I remember distinctly how I first discovered Jag Star. I was snooping around on eMusic for new bands and was using the old triangulation method – who sounds like band X? One of my favorite bands is VAST, and Jag Star turned up as a “Similar Artist.”

That was both a great moment and a confusing one. On the one hand, I immediately liked Jag Star’s music. I’ve long loved Power Pop, and while you wouldn’t exactly slot Jag Star in with other bands in the contemporary disciples of The Beatles / Raspberries / Who / Big Star / Badfinger Pop Underground scene, they write great hooks, play really well and aren’t at all afraid to turn up the volume. Not only that, they’re doing it on their terms, the establishment and labels be damned.

On the other hand, I can’t for the life of me figure out how they got into the “Sounds Like VAST” queue. Continue reading “The S&R Interview: 22 questions with Sarah Lewis of Jag Star”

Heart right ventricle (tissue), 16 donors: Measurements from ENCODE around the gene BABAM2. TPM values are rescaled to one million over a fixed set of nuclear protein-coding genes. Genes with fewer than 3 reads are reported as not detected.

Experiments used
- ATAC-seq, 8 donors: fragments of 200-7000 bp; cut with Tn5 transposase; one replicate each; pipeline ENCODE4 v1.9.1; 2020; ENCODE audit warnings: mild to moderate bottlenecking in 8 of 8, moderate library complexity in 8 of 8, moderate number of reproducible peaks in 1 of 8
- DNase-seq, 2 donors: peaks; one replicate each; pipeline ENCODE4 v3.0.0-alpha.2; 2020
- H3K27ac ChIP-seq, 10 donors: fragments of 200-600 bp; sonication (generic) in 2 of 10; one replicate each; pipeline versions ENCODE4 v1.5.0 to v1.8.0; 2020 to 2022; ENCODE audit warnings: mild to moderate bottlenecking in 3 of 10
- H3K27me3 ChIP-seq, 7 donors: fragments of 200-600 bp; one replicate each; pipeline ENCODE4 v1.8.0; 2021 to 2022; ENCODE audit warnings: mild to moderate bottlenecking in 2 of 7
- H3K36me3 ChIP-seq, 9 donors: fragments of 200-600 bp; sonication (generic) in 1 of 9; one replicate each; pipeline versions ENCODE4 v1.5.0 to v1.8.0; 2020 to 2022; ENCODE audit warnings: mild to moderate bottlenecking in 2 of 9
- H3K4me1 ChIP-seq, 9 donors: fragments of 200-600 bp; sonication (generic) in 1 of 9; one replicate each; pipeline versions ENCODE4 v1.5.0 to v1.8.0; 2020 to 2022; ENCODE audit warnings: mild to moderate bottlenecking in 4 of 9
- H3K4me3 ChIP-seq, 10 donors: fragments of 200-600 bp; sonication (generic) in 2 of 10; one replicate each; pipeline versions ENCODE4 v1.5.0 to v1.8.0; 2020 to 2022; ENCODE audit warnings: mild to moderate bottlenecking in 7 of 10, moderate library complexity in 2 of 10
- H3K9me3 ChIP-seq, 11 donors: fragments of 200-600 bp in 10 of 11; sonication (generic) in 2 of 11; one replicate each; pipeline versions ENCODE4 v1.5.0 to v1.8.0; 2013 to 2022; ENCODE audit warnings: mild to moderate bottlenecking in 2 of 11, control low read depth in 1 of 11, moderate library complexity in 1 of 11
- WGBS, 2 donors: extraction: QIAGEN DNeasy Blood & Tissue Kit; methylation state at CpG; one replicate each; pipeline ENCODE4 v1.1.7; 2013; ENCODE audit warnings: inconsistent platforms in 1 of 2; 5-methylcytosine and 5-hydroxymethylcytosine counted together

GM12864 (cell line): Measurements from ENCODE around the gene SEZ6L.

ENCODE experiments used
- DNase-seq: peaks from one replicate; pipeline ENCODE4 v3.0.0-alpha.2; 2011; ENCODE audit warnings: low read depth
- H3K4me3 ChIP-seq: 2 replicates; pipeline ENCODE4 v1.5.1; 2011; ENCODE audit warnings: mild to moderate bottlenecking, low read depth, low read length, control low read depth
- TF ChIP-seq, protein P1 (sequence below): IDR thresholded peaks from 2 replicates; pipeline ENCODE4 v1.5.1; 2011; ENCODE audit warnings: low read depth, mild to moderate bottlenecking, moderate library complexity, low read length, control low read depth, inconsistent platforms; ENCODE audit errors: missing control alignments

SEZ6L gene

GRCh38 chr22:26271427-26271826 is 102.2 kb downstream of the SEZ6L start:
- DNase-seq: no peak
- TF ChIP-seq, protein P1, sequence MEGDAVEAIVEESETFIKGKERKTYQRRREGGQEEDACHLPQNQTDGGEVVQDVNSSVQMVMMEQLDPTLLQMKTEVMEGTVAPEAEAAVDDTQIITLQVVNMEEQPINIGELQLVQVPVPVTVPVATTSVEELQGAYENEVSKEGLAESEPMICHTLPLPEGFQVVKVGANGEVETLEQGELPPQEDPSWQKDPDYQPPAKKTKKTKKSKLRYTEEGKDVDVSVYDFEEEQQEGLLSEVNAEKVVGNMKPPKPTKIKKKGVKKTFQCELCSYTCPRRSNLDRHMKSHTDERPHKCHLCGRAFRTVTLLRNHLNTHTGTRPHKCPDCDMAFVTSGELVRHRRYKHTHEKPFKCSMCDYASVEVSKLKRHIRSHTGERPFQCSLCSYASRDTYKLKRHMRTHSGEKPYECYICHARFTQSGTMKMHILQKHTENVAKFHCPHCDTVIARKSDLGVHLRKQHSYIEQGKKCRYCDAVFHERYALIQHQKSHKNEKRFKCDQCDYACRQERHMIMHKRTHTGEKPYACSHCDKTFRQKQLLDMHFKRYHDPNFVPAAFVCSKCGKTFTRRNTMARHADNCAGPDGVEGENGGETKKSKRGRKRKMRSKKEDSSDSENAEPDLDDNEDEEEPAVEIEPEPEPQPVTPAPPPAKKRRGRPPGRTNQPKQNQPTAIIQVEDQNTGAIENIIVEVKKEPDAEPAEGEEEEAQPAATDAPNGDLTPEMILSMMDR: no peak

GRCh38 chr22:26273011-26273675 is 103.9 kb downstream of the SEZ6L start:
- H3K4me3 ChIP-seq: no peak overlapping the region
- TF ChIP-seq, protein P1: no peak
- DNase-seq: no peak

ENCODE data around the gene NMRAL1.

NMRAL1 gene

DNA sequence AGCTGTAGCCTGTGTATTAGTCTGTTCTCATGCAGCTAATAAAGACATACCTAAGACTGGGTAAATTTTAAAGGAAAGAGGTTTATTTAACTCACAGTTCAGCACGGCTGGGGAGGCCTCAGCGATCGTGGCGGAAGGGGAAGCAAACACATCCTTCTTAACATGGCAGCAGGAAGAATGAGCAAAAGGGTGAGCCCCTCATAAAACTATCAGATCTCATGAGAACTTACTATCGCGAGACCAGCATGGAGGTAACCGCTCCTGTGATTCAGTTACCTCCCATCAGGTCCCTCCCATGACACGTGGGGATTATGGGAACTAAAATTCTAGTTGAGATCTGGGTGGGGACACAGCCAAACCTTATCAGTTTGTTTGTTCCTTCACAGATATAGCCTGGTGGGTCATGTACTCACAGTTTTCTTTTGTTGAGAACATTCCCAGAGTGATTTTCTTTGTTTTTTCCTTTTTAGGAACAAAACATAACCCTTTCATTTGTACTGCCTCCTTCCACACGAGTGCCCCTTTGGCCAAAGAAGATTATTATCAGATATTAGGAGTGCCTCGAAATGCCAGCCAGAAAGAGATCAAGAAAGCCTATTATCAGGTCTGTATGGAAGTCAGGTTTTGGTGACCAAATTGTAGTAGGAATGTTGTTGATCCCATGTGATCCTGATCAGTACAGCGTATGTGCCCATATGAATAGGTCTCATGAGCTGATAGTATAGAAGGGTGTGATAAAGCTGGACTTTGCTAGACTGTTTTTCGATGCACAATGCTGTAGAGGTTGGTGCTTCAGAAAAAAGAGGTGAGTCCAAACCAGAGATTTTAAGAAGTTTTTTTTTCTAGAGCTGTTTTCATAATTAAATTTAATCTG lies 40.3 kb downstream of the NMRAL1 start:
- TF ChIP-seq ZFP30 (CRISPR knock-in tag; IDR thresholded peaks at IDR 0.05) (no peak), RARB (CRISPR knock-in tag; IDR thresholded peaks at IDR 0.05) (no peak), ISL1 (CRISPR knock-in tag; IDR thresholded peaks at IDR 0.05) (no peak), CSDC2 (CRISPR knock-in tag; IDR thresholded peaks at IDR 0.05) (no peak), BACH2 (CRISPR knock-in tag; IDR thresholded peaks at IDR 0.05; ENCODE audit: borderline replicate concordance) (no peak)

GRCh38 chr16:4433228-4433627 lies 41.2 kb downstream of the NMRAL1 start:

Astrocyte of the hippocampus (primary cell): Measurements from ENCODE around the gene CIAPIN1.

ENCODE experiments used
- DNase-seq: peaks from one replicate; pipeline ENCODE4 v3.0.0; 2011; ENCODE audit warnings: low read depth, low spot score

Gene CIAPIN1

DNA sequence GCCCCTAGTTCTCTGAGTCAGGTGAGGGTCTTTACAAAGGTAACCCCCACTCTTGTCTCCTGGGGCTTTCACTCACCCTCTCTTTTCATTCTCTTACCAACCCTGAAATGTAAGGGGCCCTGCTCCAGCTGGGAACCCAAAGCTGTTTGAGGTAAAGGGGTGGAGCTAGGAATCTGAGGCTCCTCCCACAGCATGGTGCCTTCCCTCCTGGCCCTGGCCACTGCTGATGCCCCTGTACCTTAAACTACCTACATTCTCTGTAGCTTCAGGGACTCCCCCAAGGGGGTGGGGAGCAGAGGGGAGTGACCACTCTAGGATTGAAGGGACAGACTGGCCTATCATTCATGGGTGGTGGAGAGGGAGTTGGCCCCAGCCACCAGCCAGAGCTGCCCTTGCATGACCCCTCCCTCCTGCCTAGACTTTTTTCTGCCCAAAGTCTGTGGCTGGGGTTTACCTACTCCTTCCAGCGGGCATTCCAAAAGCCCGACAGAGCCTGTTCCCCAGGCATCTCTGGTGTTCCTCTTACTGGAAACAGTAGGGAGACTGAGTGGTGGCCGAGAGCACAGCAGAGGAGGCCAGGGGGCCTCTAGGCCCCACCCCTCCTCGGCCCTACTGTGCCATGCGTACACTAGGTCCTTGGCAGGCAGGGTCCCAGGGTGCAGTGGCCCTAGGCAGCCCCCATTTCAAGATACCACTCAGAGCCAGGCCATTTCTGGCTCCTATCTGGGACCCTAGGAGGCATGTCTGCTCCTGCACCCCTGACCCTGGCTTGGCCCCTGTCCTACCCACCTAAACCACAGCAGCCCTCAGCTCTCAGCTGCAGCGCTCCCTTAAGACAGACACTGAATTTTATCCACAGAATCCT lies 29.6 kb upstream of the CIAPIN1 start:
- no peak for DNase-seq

Closing credit wisdom from a dumb sitcom

If you’ve ever watched a Chuck Lorre produced show (Grace Under Fire, Dharma & Greg, Two and a Half Men, The Big Bang Theory) you may have noted the text cards at the end of the credits sequence. They flash by so quickly it’s impossible to read them, but fortunately they’re all archived online.

At the conclusion of this evening’s Two and a Half Men rerun they displayed vanity card #135 and we paused the TV to read it. What fortuitous timing, given all our recent carping here at S&R about the decline of the press. Here’s what it said: Continue reading “Closing credit wisdom from a dumb sitcom”

Predicting the 21st Century: Nostraslammy’s ten-year review